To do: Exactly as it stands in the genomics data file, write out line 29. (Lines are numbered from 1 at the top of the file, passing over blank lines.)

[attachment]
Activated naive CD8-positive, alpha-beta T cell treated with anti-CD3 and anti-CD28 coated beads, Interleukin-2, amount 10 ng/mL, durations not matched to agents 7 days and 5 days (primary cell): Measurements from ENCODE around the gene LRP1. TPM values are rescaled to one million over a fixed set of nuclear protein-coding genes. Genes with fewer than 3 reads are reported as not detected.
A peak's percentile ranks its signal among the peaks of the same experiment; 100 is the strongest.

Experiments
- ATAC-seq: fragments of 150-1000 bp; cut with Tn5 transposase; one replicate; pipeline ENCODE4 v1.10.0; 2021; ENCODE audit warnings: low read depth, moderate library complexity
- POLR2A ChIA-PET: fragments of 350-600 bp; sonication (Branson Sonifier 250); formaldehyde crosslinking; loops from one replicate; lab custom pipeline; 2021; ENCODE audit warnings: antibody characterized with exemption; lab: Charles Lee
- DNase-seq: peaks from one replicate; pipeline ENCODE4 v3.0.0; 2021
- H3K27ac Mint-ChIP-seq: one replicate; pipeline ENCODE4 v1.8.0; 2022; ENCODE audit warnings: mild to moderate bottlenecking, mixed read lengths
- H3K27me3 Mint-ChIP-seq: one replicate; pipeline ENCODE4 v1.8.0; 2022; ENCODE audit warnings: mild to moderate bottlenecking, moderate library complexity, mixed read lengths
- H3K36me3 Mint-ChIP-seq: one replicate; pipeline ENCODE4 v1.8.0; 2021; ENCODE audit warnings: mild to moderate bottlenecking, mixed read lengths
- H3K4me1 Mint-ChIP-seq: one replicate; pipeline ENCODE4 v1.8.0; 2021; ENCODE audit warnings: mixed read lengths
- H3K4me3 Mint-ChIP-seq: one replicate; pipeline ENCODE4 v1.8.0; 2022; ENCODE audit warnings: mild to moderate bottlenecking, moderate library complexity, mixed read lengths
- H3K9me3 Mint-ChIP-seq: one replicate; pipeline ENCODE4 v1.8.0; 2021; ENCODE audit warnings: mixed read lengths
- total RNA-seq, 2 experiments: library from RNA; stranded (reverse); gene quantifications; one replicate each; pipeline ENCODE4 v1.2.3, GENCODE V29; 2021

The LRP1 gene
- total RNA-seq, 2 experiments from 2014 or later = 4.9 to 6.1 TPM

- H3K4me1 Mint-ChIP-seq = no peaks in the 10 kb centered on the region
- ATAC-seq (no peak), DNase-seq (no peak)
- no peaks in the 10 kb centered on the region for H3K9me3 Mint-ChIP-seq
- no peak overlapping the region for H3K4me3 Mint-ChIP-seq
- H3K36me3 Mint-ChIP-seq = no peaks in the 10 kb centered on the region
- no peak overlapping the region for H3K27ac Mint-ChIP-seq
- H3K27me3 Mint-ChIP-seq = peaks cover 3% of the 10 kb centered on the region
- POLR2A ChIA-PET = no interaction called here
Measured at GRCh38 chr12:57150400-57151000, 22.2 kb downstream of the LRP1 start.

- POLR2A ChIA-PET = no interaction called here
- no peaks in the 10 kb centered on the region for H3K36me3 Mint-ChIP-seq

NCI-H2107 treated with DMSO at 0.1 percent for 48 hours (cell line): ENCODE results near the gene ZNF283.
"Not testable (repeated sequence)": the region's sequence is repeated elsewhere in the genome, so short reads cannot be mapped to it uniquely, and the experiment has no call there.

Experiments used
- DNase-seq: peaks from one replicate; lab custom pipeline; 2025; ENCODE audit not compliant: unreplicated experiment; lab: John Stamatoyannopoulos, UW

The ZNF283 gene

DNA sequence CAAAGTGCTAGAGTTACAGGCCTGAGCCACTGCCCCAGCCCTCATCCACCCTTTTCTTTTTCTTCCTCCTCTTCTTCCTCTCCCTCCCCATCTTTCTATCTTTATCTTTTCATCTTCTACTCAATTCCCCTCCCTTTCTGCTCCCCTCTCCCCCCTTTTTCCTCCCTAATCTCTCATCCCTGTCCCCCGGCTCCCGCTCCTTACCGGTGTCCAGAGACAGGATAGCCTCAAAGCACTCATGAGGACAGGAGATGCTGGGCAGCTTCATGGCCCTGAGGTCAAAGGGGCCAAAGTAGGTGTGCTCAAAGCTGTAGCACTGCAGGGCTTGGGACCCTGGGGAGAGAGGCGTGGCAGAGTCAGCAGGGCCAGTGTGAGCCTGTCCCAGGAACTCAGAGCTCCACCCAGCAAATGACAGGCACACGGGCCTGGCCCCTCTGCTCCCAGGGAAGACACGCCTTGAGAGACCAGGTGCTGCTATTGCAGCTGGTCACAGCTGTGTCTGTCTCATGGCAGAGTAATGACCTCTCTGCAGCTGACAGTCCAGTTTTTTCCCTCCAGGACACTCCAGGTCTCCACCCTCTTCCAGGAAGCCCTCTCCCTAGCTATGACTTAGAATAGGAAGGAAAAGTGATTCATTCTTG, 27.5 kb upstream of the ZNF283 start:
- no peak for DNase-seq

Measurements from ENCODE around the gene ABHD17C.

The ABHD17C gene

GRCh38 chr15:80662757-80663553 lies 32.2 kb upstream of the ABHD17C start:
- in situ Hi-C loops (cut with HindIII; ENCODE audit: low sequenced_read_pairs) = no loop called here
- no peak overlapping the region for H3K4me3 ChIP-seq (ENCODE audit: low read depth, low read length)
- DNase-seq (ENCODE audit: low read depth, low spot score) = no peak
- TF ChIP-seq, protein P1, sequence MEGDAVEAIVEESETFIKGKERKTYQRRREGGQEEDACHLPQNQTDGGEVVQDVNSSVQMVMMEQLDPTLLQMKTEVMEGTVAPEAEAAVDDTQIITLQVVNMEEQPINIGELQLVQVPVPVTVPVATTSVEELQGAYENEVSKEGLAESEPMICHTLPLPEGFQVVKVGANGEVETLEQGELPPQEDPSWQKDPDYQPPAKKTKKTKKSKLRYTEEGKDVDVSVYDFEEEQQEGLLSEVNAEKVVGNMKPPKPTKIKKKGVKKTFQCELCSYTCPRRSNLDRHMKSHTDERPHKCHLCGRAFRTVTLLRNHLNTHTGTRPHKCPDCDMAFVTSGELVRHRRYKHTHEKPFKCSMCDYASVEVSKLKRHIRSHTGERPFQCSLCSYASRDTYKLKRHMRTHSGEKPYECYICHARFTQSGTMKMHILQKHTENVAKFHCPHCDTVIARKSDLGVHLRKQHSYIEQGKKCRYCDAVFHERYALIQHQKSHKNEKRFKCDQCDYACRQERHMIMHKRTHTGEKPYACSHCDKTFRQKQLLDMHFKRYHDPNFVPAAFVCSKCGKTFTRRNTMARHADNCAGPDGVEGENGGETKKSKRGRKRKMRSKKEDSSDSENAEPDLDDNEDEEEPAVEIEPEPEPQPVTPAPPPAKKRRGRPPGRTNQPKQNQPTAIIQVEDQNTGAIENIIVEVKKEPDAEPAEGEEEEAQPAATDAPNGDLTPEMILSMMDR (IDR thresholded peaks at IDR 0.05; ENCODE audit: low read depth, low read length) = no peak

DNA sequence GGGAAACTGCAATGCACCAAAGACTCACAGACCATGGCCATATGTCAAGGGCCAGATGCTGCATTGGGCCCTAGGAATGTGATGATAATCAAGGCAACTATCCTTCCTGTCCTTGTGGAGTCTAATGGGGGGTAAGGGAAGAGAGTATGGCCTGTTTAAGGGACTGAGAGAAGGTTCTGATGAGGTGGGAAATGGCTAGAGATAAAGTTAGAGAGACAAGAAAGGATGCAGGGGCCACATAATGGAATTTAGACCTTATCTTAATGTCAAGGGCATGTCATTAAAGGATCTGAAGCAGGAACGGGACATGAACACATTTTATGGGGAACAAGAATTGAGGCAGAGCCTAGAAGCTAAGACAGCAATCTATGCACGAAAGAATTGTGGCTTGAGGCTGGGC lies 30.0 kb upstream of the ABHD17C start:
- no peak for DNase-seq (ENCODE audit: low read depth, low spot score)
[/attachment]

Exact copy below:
Experiments used